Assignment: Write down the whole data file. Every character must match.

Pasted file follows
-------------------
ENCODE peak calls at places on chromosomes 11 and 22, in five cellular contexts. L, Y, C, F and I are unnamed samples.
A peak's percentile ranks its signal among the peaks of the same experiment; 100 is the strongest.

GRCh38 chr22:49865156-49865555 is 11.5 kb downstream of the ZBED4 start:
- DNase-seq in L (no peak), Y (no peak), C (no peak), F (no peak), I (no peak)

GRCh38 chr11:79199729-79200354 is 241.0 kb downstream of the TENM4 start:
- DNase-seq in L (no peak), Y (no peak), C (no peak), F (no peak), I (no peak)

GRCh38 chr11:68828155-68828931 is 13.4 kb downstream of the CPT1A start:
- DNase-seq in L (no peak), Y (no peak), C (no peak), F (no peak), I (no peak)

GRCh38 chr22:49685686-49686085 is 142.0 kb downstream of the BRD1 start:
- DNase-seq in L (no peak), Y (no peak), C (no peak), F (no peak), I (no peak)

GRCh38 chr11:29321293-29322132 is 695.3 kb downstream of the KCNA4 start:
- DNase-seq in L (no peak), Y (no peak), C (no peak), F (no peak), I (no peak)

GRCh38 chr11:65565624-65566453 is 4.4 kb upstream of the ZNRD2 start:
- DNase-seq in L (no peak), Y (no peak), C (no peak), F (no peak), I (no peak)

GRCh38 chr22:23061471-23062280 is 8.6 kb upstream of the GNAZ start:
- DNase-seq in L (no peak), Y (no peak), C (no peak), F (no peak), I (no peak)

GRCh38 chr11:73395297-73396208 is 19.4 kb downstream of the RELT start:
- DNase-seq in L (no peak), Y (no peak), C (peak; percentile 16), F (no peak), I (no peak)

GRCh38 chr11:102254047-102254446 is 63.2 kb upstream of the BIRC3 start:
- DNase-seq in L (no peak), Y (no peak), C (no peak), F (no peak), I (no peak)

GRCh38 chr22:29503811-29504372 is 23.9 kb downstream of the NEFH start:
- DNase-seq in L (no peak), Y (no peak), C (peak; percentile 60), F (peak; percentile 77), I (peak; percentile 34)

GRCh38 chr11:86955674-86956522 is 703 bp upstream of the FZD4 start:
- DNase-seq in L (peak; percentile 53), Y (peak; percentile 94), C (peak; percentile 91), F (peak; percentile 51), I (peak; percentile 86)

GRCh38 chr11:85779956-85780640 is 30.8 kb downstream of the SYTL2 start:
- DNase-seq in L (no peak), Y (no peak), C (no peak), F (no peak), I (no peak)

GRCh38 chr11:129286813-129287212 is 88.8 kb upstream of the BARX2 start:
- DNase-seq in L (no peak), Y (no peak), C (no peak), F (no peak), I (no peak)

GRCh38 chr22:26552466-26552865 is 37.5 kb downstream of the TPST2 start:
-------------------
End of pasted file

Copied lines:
ENCODE peak calls at places on chromosomes 11 and 22, in five cellular contexts. L, Y, C, F and I are unnamed samples.
A peak's percentile ranks its signal among the peaks of the same experiment; 100 is the strongest.

GRCh38 chr22:49865156-49865555 is 11.5 kb downstream of the ZBED4 start:
- DNase-seq in L (no peak), Y (no peak), C (no peak), F (no peak), I (no peak)

GRCh38 chr11:79199729-79200354 is 241.0 kb downstream of the TENM4 start:
- DNase-seq in L (no peak), Y (no peak), C (no peak), F (no peak), I (no peak)

GRCh38 chr11:68828155-68828931 is 13.4 kb downstream of the CPT1A start:
- DNase-seq in L (no peak), Y (no peak), C (no peak), F (no peak), I (no peak)

GRCh38 chr22:49685686-49686085 is 142.0 kb downstream of the BRD1 start:
- DNase-seq in L (no peak), Y (no peak), C (no peak), F (no peak), I (no peak)

GRCh38 chr11:29321293-29322132 is 695.3 kb downstream of the KCNA4 start:
- DNase-seq in L (no peak), Y (no peak), C (no peak), F (no peak), I (no peak)

GRCh38 chr11:65565624-65566453 is 4.4 kb upstream of the ZNRD2 start:
- DNase-seq in L (no peak), Y (no peak), C (no peak), F (no peak), I (no peak)

GRCh38 chr22:23061471-23062280 is 8.6 kb upstream of the GNAZ start:
- DNase-seq in L (no peak), Y (no peak), C (no peak), F (no peak), I (no peak)

GRCh38 chr11:73395297-73396208 is 19.4 kb downstream of the RELT start:
- DNase-seq in L (no peak), Y (no peak), C (peak; percentile 16), F (no peak), I (no peak)

GRCh38 chr11:102254047-102254446 is 63.2 kb upstream of the BIRC3 start:
- DNase-seq in L (no peak), Y (no peak), C (no peak), F (no peak), I (no peak)

GRCh38 chr22:29503811-29504372 is 23.9 kb downstream of the NEFH start:
- DNase-seq in L (no peak), Y (no peak), C (peak; percentile 60), F (peak; percentile 77), I (peak; percentile 34)

GRCh38 chr11:86955674-86956522 is 703 bp upstream of the FZD4 start:
- DNase-seq in L (peak; percentile 53), Y (peak; percentile 94), C (peak; percentile 91), F (peak; percentile 51), I (peak; percentile 86)

GRCh38 chr11:85779956-85780640 is 30.8 kb downstream of the SYTL2 start:
- DNase-seq in L (no peak), Y (no peak), C (no peak), F (no peak), I (no peak)

GRCh38 chr11:129286813-129287212 is 88.8 kb upstream of the BARX2 start:
- DNase-seq in L (no peak), Y (no peak), C (no peak), F (no peak), I (no peak)

GRCh38 chr22:26552466-26552865 is 37.5 kb downstream of the TPST2 start: